Crowdfunding is the future. Or at least an important part of the future. According to Statista, the overall crowdfunding market in the United States during 2019 was $17.2 billion. And in 2020, global real estate finance completed through crowdfunding is expected to reach $8.3 billion, with the majority of that funding located in the United States or Europe. As the saying goes, a billion here, a billion there, and pretty soon you’re talking real money.
At the same time, crowdfunding in real estate (I’m just going to say crowdfunding from here), is still working on defining itself and different approaches and business models abound. There have been some notable early successes, and some equally notable failures. In addition, the model is now in the process of facing its first real challenge – what happens when the market stops going up and to the right? It’s an interesting moment to be sure.
All that said, I think the most important challenge facing the crowdfunding market today is not the state of financial markets, but more a question of identity. Are these companies platforms or fund managers? What are the implications of making either of those choices? Is there a ‘right’ answer, or is it up to each company to choose what fits it best? And based on those choices, what will the crowdfunding marketplace look like in five years?
I’ll start with a story. Back when crowdfunding was still in its relative infancy, I was tasked by my employer at the time (an LP focused on real estate investments) with exploring the crowdfunding market. The concept was – could we take deals that we were sourcing and negotiating with our operating partners, raise crowdfunding around them, and end up with a lower cost of capital? I had calls with several crowdfunding companies, and one conversation sticks out in my mind as emblematic of the approach to the business at that time. It was the second or third call with the sales director of that company, and I had sent him a set of deals to review. These ranged from ones we were actively pursuing and excited about to ones we thought were very problematic and had no intention of pursuing. The response we got an all of them – “let’s put it on the platform and see what happens!” I’ll ascribe some of this response to salesmanship and bravado, but it also gets to the core of the question. What is the role of the crowdfunding company in the marketplace? Is it simply a platform where deals exist and investors decide what they think is good or bad, or do they have responsibility for the performance of transactions funded through their platforms?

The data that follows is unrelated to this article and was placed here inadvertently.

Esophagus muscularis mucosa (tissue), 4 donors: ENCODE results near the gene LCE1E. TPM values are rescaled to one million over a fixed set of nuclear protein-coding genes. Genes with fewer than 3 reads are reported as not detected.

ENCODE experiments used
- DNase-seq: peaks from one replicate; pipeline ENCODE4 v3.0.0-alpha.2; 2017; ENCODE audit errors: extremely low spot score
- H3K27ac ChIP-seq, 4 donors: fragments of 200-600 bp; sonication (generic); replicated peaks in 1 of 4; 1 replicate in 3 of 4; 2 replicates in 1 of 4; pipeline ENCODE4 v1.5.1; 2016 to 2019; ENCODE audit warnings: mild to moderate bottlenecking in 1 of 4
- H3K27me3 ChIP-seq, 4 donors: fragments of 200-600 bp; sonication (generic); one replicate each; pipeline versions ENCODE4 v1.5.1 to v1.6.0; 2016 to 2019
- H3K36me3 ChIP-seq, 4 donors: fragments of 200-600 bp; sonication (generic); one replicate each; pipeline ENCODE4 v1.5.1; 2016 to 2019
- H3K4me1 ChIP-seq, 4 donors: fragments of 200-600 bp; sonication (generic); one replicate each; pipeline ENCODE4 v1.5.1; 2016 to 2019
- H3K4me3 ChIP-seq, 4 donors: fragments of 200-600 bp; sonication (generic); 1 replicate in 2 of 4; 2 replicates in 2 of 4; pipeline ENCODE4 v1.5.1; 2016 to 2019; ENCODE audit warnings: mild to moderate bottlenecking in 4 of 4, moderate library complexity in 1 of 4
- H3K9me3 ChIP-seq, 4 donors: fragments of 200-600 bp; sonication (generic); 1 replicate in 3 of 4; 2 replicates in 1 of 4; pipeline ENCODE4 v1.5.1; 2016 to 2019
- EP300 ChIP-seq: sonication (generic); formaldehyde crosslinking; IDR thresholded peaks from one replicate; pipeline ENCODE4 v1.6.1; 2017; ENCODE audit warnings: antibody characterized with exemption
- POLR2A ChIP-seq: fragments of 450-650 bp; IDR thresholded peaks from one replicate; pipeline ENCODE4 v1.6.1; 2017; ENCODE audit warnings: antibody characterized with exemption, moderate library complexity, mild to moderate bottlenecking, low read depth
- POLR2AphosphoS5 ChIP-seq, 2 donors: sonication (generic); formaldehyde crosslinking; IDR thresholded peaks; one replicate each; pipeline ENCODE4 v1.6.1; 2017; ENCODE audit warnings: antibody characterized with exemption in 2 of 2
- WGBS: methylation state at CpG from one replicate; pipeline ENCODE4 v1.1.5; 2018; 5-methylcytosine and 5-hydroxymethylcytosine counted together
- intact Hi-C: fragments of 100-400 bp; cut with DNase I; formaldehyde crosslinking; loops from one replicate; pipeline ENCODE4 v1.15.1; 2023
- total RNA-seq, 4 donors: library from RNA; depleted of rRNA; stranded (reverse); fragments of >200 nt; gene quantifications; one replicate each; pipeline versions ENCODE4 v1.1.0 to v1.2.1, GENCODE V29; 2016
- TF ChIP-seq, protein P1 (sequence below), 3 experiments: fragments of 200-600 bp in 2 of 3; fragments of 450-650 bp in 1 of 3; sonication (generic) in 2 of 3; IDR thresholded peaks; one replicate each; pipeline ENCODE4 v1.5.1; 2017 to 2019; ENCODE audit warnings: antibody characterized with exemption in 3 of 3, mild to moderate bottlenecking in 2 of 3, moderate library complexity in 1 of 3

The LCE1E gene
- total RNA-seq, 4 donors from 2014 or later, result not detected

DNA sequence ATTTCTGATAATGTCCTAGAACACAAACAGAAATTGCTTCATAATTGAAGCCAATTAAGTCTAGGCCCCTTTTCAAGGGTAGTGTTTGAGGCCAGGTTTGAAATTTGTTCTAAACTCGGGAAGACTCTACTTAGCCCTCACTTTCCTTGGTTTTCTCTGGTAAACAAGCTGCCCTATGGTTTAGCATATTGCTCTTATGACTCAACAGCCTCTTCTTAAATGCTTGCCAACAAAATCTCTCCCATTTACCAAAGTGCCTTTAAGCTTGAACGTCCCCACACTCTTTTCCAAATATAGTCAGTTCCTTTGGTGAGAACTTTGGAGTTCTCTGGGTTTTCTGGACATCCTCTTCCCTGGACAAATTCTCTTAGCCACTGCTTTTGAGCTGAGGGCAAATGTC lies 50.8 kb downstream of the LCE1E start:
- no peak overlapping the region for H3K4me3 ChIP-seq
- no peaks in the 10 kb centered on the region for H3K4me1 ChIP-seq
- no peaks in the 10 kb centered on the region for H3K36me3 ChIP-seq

I would say that at least in the past few years crowdfunding platforms would have said that they are just bringing deals to the marketplace and nothing more, while their investors would have had the expectation that they are carefully vetting those deals. A very meaningful disconnect. And again, it raises the question: are these companies platforms or fund managers?
Let’s start on the platform side by comparing crowdfunding to the most bronzed and well-known finance platform out there – the New York Stock Exchange (NYSE). The NYSE is without question large and successful, and importantly it has succeeded in being viewed by every market participant solely as a platform. What I mean by that is this – while it’s true that there are a set of minimum standards for a company to be listed on the NYSE and maybe that’s somewhat of a tacit endorsement of the company, nobody considers the NYSE to be making a financial recommendation to investors by virtue of listing a company.
If you buy a stock on the NYSE, and it goes down, and you lose money, you don’t start sending angry letters to the NYSE about the company they chose to list. It is well-understood by everyone that the NYSE is enabling your investment but it is not recommending for or against it. It is buyer-beware, and you are responsible for your own due diligence. The NYSE in a sense makes money being a facilitator of investments, not an investor in and of itself. It is purely a platform.
If you’re a crowdfunding CEO, you now have permission to salivate. This is the dream, and when that sales director said to me, “let’s put it on the platform and see what happens,” this is what he was getting at. The role of their company was not to decide whether the investments were good (beyond some minimum standard), but to let investors learn about and have access to a set of investments and to draw their own conclusions. The advantage of this approach is the serious volume you can drive with it. And if you are charging based on volume, well, you get the idea.